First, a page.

Come the start of the competitive swim season this winter, area high school teams will have one more option in what has become a shallow pool of practice resources.
That is, if construction plans at the NJRC Aquatic & Fitness Center stay on track for a September opening. Right now the warehouse-like building, in a flex space complex on Shafto Road in , is devoid of any signs of it's future use, most notably a pool.
But owner Pete Nagle of Little Silver isn't worried. "What you think is the most complex part of the project will be the easiest," he said.
In the next couple of months Nagle expects the aquatic and fitness center, which he plans to launch with co-owner Andreas Roestenberg of , to quickly fill with spaces for physical therapy and group exercise classes, locker rooms, exercise equipment, and most important, an eight-lane pool.
This 25-yard pool will be shaped like a flag to include three longer lanes that run 50 meters to make an Olympic practice space.
Nagle said the pool will share something else in common with the Olympics. When swim trials for this summer's games are held in Omaha, NE this week, swimmers will dive into indoor, above ground pools like the one planned for the NJRC Aquatic & Fitness Center. Only the pools will appear in ground because of raised decking that surrounds them. Once the trials are over, the pools will be dismantled.
According to Nagle, construction of the Skypool, as it is called, will only take a couple of weeks. The rest of the $3 million project will take some more doing. Here's a peek at what a Skypool looks like.
The facility will contain an additional smaller pool for physical therapy and swim lessons, a large exercise machine area, plus sections for TRX and free weight training. Upstairs will be a mezzanine that overlooks the pool and rooms for group classes in yoga, spin and Zumba among other workouts. There will also be room for a juice bar and childcare. You can view the floor plans here.
Roestenberg and Nagle came to the fitness center idea through their primary focus, swimming. Together the two former competitive swimmers run New Jersey Race Club (NJRC) a competitive club swim team that they started four years ago. Roestenberg, a former Olympic trial qualifier, is head coach.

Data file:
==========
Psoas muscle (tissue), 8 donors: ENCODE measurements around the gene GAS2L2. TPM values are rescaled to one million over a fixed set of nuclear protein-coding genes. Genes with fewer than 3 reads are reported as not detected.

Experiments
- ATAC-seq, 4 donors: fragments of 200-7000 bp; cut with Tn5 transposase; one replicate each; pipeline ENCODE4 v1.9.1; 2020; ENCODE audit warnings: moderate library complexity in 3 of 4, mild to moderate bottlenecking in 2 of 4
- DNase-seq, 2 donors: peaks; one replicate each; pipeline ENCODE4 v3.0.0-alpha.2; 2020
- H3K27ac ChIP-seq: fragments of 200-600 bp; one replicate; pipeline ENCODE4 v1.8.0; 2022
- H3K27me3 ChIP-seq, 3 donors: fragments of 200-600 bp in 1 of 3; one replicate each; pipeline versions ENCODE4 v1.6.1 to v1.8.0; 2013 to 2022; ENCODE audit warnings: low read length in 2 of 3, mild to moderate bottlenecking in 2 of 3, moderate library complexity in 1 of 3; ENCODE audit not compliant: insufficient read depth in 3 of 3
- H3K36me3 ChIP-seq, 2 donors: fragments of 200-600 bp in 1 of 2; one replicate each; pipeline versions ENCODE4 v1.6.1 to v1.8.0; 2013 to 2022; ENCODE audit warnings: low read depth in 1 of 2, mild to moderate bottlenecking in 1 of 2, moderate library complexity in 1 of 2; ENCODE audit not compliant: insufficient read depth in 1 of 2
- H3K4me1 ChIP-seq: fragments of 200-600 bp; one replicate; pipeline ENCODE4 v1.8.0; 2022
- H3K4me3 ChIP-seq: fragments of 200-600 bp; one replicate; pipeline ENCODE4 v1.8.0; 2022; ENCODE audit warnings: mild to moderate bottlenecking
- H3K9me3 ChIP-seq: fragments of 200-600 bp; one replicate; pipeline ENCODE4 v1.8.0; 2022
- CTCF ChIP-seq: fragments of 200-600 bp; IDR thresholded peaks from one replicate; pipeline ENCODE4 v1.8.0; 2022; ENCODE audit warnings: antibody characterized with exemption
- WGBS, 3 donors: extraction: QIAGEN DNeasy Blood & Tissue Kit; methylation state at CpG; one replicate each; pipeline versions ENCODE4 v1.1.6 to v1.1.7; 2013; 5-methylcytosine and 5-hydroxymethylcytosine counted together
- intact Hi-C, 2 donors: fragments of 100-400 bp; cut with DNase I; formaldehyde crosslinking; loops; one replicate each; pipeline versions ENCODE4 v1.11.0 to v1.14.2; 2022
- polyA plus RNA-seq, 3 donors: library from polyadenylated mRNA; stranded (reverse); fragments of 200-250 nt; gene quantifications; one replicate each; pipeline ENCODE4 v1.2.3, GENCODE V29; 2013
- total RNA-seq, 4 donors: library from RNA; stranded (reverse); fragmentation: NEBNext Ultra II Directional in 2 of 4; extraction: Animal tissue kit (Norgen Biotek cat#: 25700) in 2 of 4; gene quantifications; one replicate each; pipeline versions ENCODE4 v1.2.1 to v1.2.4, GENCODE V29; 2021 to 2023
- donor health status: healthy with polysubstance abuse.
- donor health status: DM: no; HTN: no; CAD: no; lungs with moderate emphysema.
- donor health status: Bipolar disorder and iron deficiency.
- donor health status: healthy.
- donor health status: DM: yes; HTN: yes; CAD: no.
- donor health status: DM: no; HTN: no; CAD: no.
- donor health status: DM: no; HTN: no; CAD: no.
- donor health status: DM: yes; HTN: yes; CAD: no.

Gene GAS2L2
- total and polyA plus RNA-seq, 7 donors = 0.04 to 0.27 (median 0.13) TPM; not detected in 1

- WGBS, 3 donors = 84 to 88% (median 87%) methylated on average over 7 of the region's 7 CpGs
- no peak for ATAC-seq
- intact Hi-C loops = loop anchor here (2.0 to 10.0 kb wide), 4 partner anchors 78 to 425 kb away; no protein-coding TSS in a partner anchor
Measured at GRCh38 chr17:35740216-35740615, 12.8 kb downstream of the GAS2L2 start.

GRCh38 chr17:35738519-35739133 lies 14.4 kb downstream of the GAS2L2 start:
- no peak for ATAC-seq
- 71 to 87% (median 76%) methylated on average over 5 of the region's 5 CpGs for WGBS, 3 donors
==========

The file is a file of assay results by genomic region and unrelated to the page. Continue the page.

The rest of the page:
"As soon as we started the team," Nagle said, "we knew we needed our own pool." But rather than build a pool on the backs of their team and its swim parents Engle said they followed an industry model which says, create a public fitness center where your team can practice rather than a stand alone pool. The pair's own team, NJRC, will be a customer of the aquatic center.
Many schools, few pools
Scheduling swim practices and meets has been historically problematic in Monmouth County where pool time is at a premium. And it got harder last year when the available pools shrank precipitously with the closing of both Fort Monmouth and the Jewish Community Center in Deal.
Though Fort Monmouth's pool and fitness center is operational, it isn't likely that it will be available to teams for some time. Redevelopment representative Rick Harrison told Patch that there has been a lot of interest in the fitness center from schools like Monmouth Regional, which once swam there, and club teams like the Monmouth Barracudas. The problem is that Army still owns the property and doesn't plan to transfer it for sale until Phase II of redevelopment, which is at least a year away. Harrison said that redevelopers are hoping to get the Army to grant an interim lease on the "turn key" facility.
Those closings left teams like Monmouth Regional and in a lurch. When Patch reported about the problem in January, RBR, Rumson-Fair Haven and Ocean high schools were all shut out of the JCC mid-season. RBR went to Asbury Park to Boys and Girls Clubs of Monmouth County. RFH had to take a weekend practice schedule at Monmouth University.
Now those two teams, plus Monmouth Regional, Holmdel, St. Rose, Howell and Colts Neck high schools have all sent letters of intent to NJRC Aquatic for the upcoming season. And Engle said he and Roestenberg are intent on welcoming them.
"Our number one priority is to have it open by September," Nagle told Patch.
Something for everyone
To accommodate, the diverse needs of physical therapy patients, swim teams and fitness club members, Nagle said the aquatic center would have separate entrances and locker rooms for teams and club members. So when a high school team rolls in during the afternoon or evening, adult members won't be sharing a locker or a shower with a busload of teenagers.
"We designed what we as consumers, swimmers and fitness people would like," Engle said adding the goal was to make a center fit for the general public and the ultra fitness enthusiast, without a country club feel.
And priced he said, at two thirds the cost of the Atlantic Club and close to the rates of the Community YMCA in Red Bank, but with a higher level of programming. Nagle said there are no contracts or initiation fees.
Here are the current monthly rates:
- $75/single ($65 during pre-sale)
- $85/couple ($75 during pre-sale)
- $99/family ($85 during pre-sale)
Barry Armond, also of Little Silver, is sales manager for the aquatic center. He said the company will offer corporate discounts like the one it is giving employees of NJ Natural Gas, which is located just down the road.
Admittedly the site is in the middle of nowhere, on a stretch of Shafto Road between Route 33 and Asbury Avenue, but Nagle said it's actually centrally located for all the high schools who will make it their home, and he said, only eight miles and 16 minutes from his home in Little Silver.
For more information about the aquatic and fitness center visit its Web site. The center is also hiring personal trainers and class instructors. To apply, call (732) 995-9285.